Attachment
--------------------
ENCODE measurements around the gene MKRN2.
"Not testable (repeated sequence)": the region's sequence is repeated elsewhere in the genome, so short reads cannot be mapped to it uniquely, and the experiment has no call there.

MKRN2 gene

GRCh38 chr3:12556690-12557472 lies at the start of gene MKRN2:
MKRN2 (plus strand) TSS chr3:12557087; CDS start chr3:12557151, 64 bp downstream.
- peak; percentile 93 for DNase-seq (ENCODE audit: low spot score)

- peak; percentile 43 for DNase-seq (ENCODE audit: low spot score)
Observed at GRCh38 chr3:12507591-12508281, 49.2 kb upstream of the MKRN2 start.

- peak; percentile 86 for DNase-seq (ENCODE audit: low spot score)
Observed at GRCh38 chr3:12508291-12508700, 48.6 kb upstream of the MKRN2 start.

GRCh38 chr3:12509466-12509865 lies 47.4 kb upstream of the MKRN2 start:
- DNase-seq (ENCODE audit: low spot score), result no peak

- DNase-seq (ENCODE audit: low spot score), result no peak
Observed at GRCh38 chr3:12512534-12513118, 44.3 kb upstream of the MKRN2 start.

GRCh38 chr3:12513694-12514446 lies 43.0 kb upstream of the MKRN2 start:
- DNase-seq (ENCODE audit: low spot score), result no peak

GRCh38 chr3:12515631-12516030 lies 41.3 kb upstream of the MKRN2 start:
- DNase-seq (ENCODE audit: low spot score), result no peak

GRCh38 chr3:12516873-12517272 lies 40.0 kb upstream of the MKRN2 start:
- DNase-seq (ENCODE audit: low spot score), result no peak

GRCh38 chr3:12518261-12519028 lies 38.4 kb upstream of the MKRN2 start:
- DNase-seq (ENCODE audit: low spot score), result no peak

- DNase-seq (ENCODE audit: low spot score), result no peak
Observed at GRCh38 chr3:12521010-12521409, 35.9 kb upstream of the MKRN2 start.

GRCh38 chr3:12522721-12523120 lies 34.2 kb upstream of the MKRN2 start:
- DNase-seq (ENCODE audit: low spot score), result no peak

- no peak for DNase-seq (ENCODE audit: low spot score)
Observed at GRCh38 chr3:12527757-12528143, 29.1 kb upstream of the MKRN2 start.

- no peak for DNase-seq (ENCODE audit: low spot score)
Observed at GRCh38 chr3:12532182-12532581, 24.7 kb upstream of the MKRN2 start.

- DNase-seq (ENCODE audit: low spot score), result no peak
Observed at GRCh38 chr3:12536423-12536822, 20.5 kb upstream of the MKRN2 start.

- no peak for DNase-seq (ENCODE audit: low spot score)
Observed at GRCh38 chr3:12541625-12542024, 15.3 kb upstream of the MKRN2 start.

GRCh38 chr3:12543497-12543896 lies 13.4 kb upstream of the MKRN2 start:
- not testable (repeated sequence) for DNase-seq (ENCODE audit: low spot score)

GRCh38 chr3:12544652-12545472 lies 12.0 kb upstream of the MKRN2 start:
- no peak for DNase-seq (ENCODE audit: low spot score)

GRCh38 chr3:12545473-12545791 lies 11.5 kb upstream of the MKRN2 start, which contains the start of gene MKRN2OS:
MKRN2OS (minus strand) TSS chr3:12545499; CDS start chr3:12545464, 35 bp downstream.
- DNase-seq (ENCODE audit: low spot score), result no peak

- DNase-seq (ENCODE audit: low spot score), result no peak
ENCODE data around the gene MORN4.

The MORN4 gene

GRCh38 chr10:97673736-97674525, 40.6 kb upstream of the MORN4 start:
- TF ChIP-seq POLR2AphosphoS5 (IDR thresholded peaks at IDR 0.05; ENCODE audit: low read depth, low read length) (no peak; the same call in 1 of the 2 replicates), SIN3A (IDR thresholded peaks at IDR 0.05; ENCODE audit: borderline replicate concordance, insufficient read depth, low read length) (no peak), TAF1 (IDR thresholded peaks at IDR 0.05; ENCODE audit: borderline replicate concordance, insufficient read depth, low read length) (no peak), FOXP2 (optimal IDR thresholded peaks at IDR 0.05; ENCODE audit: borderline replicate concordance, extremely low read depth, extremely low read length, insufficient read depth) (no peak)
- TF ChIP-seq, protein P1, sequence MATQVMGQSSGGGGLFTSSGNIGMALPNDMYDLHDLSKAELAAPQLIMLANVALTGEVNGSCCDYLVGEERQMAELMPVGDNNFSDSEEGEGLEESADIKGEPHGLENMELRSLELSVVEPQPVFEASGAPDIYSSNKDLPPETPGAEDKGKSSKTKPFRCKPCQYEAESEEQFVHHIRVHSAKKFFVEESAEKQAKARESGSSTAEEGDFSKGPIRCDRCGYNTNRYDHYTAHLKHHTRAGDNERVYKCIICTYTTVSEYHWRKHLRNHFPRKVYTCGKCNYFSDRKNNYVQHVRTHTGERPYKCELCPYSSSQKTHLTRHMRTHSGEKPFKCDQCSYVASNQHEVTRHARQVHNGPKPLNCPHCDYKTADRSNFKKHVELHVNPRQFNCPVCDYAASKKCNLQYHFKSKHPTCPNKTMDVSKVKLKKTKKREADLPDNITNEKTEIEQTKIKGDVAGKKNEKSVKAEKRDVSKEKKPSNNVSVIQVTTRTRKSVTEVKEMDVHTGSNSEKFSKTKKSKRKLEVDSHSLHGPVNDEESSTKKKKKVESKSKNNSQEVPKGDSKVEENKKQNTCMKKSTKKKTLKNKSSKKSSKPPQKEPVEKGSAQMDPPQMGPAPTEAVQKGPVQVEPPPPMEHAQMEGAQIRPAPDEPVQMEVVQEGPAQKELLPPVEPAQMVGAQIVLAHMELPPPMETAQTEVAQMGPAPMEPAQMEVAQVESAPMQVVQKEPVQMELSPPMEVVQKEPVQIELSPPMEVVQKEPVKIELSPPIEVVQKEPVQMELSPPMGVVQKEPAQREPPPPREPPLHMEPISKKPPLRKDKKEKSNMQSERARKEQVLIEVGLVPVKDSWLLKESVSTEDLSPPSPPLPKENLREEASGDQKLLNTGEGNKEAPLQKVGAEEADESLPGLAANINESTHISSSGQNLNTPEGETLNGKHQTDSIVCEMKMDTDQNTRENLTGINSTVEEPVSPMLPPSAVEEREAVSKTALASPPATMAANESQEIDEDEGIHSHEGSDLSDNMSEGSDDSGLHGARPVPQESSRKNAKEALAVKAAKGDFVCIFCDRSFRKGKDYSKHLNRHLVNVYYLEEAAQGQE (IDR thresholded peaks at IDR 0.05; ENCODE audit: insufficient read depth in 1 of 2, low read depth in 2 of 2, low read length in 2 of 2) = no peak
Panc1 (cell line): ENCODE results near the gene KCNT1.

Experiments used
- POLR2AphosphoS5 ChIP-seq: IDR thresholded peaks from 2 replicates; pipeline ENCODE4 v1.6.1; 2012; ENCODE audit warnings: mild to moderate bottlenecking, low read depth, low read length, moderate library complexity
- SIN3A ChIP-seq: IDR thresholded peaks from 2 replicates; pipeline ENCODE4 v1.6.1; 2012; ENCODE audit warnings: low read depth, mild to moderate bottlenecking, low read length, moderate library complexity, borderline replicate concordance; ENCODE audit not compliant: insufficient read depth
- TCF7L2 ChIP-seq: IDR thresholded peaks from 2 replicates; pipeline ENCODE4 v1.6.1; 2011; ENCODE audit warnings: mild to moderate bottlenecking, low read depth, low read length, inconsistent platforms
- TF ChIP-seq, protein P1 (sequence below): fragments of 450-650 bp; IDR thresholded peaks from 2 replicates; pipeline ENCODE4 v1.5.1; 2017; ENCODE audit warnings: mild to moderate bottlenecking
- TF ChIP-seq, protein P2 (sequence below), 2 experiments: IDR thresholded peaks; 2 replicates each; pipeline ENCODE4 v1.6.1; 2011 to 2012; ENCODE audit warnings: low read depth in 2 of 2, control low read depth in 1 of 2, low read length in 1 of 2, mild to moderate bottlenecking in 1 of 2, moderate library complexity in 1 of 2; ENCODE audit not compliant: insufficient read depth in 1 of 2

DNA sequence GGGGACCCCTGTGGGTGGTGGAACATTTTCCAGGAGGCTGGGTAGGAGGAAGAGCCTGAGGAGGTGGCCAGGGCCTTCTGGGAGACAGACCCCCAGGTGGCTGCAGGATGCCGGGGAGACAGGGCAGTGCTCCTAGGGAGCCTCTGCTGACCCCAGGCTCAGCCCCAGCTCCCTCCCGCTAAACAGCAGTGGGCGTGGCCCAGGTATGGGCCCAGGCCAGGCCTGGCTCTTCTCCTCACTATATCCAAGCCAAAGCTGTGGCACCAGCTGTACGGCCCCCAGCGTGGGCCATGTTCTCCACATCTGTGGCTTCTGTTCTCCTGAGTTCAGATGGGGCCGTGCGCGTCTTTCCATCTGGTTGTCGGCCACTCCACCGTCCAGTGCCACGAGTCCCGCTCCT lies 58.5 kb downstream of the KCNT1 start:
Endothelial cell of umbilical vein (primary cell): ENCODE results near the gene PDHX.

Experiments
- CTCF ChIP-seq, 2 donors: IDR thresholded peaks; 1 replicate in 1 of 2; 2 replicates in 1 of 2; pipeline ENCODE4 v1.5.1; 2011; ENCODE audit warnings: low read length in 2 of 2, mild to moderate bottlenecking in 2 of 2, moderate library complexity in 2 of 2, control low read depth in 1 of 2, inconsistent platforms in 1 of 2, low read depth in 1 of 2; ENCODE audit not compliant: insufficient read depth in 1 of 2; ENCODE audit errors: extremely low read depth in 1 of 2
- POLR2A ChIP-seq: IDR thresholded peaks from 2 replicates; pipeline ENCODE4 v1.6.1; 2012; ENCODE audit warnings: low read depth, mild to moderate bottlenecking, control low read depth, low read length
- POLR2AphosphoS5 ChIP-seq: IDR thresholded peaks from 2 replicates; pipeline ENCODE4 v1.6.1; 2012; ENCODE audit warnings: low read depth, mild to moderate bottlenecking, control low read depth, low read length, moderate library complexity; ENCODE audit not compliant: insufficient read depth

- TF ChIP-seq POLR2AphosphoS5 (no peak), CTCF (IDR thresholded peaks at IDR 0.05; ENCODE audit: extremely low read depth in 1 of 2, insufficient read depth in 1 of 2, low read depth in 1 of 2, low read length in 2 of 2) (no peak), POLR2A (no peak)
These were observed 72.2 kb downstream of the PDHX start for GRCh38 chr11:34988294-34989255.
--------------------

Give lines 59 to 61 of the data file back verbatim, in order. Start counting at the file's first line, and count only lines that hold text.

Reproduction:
- POLR2A ChIP-seq: IDR thresholded peaks from 2 replicates; pipeline ENCODE4 v1.6.1; 2012; ENCODE audit warnings: low read depth, mild to moderate bottlenecking, control low read depth, low read length
- POLR2AphosphoS5 ChIP-seq: IDR thresholded peaks from 2 replicates; pipeline ENCODE4 v1.6.1; 2012; ENCODE audit warnings: low read depth, mild to moderate bottlenecking, control low read depth, low read length, moderate library complexity; ENCODE audit not compliant: insufficient read depth

- TF ChIP-seq POLR2AphosphoS5 (no peak), CTCF (IDR thresholded peaks at IDR 0.05; ENCODE audit: extremely low read depth in 1 of 2, insufficient read depth in 1 of 2, low read depth in 1 of 2, low read length in 2 of 2) (no peak), POLR2A (no peak)